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Douglas STEELE (1910-1999)
Autumn Sequence - The Music of Douglas Steele and his circle
CD1
Douglas STEELE Four piano pieces (1986) [8.39] (Slow Air; In the Style of a Sarabande, Envoi; Musical Box)
Arnold COOKE Five songs of William Blake for baritone, recorder and piano (1987) [11.08]
Douglas STEELE Three short songs (1972) [4.25] (Rats; Lullaby for Children in a Bed; The Fox)
Pieces for recorder and piano (2001) [8.57]: Lament by Philip COWLIN; Scherzetto by Martin BUSSEY; Elegy by Stephen HOUGH; Pupazzetto by Emma HANCOCK
Douglas STEELE Songs (1938-78) [8.01] (Thrice toss these Oaken Ashes in the Air; Blow, blow thou Winter Wind; Under the Greenwood Tree; The Land of Lost Content)
Douglas STEELE Organ pieces (1945-81) [15.35] (On Gibbons' Angel's Song; Arioso; On Norman Cocker's Ryburn; Three Pieces on Hymn-Tunes; On Liebster Immanuel; On a Fragment from Lyra Davidica)
CD2

Douglas STEELE Autumn Sequence for speaker, soloists, chorus and instrumental ensemble (1969) [26.16]
Carlisle Cathedral Youth Choir/David Gibbs
Carlisle Cathedral Choristers/Jeremy Suter
Dalston Handbell Ringers
Stephen Hough (piano); Richard Baker (speaker); John Turner (recorder and bell); John Powell (baritone); Vanessa Williamson (mezzo); Michael Hancock (tenor, tambourine, piano); Peter Lawson (piano); Susan Bettaney (piano); Jeremy Suter (organ)
Chetham’s Lower School Choir/Peter Hatfield
rec. Whiteley Hall, Chetham’s School of Music, 27 December 2002, 29 April 2003; Carlisle Cathedral, 5-6 May 2004
CAMPION CAMEO 2040/41 [57:30 + 26:16]


 

I must declare a personal interest here. When I went to Manchester in 1965 to study music on the joint course (Manchester University and the Royal Manchester College of Music as it then was), I had a room in Woolton Hall, Fallowfield. My principal practical study was the organ and across the road stood the Parish church of Holy Innocents, Fallowfield. With the recklessness (and cheek) of youth I knocked at the Rectory door and asked the then vicar Tom Kennaugh if I might do my practice on the church organ. He agreed if I in turn would assist the Director of Music at the Church, a man called Douglas Steele, by playing occasionally for services on Sunday, and taking weekly choir practice. I was also paid the princely salary of £2 per week. I met Douglas and sat in on some services while he showed me the musical and liturgical ropes before taking up the post and dating the vicar’s daughter who remains a very close friend to this day. Douglas actually wanted to retire completely from playing and so it was only a matter of time before I took over completely, but he happily played for me during University vacations, our roles therefore reversed. Douglas was an eccentric bachelor, with a history of mental breakdowns but he possessed an impish sense of humour and was hugely gifted as a teacher and musician, a fine organist - in particular as an exceptionally talented improviser - in short a thoroughly likeable man from whom I learned a great deal. Before the war he studied conducting in Salzburg under Bruno Walter and Nicolai Malko, followed by a considerable period as Beecham’s secretary, librarian and general factotum. His post-war career was in teaching, at Chetham’s School and (when I knew him) at Stockport Grammar School, for whose pupils Autumn Sequence (CD2) was composed. This pair of discs has been compiled as a worthy tribute, some of its performers being pupils or friends. John Turner’s note conveys the warmth and affection with which he was held in Manchester and its surrounding areas from Carlisle to Stockport, and belatedly I wish to add my penny’s worth for I lost touch when I moved abroad and then stayed down south. From listening to this disc I regret that I did.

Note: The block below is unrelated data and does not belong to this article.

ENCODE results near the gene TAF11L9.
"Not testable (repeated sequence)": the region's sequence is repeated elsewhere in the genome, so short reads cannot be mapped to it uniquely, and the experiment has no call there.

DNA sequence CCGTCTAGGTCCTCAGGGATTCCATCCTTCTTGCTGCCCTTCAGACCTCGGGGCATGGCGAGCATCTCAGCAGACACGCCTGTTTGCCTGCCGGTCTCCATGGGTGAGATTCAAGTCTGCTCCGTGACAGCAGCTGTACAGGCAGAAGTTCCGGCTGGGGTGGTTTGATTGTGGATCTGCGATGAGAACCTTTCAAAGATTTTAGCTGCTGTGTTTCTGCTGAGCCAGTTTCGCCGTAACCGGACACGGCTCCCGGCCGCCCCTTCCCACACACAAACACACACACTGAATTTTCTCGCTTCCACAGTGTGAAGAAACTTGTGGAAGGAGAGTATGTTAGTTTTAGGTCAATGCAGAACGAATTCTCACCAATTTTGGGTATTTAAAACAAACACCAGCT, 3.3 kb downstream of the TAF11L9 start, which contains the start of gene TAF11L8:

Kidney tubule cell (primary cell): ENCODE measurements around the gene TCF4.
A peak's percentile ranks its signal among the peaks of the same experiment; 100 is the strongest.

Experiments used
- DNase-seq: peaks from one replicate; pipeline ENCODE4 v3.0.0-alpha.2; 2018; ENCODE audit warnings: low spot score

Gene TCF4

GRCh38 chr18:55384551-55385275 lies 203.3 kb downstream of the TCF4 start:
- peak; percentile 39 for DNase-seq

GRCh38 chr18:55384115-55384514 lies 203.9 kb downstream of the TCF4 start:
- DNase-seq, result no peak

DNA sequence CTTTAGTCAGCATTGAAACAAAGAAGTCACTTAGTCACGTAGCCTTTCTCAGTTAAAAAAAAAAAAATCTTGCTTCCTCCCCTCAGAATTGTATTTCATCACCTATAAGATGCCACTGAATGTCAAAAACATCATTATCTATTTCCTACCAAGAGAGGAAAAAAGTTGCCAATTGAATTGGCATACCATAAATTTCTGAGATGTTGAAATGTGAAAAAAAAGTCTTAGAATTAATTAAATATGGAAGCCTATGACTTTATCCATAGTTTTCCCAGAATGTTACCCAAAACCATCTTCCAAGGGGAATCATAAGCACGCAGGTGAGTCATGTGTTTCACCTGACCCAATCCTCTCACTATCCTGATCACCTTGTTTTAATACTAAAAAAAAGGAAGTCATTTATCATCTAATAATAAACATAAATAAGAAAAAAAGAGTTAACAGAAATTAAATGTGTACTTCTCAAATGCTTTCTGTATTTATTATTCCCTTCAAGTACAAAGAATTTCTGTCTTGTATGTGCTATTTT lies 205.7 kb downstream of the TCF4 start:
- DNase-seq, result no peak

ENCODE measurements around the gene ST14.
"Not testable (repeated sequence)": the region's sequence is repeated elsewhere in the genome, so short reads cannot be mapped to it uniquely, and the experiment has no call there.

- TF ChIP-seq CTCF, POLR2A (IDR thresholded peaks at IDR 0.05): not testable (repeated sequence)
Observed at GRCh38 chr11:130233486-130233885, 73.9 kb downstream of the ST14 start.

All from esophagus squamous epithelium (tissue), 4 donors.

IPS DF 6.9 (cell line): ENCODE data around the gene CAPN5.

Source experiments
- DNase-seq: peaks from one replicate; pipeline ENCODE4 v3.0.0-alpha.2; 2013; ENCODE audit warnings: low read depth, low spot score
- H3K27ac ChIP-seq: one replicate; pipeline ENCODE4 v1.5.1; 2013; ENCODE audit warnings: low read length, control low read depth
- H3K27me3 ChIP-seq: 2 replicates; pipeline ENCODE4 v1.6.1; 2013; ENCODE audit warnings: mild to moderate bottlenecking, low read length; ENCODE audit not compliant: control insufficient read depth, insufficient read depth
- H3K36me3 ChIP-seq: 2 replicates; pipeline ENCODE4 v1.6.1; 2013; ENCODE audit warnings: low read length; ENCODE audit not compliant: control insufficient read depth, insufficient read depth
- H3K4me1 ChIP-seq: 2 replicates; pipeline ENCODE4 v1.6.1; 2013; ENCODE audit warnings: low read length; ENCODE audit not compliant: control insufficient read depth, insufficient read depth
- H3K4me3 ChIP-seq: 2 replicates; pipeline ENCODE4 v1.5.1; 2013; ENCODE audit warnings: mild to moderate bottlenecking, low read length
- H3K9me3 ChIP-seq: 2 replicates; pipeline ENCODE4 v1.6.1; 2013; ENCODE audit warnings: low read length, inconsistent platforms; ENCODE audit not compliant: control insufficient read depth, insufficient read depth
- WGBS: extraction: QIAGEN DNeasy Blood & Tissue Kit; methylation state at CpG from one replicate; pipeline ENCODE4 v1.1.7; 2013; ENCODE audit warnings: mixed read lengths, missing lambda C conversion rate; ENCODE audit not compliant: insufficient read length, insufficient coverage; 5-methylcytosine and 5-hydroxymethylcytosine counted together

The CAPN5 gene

His music is highly enjoyable, steeped in the English tradition, usually in miniature pastoral format, filled with charm, wistful tunes, clever settings, never over-sentimental and occasionally (especially his organ music and playing) full of grandeur. The first disc also includes a suite of four movements for recorder and piano each of which is contributed by four composers who either knew him as a friend, colleague or pupil. The second CD is devoted to his Autumn Sequence, an inventive composition written for his Stockport school choir. How they must have enjoyed singing it, and one can only wish and hope that other schools will take it up. The instrumentation is based around the piano but also includes colourful sounds from handbells to organ. The Three Mariners, with the recorder expertly played by John Turner, is the catchy scherzo of the work but what follows is pure Gershwin in The Cock-Fight, so enjoyable indeed that both were given an immediate re-hearing by this reviewer. Apparently Douglas would improvise between the movements, which I can well imagine would have caused unbridled chaos and mirth; these CDs will become an eloquent memory of the man and his music. All the performers sound as if they are having fun and enjoying themselves, which Douglas, in his ever so modest way, would have loved. The last chord, sung beautifully by the children’s choir, is ‘FAREWELL’ - farewell indeed Douglas, there are many of us with the fondest recollections of you.

Christopher Fifield



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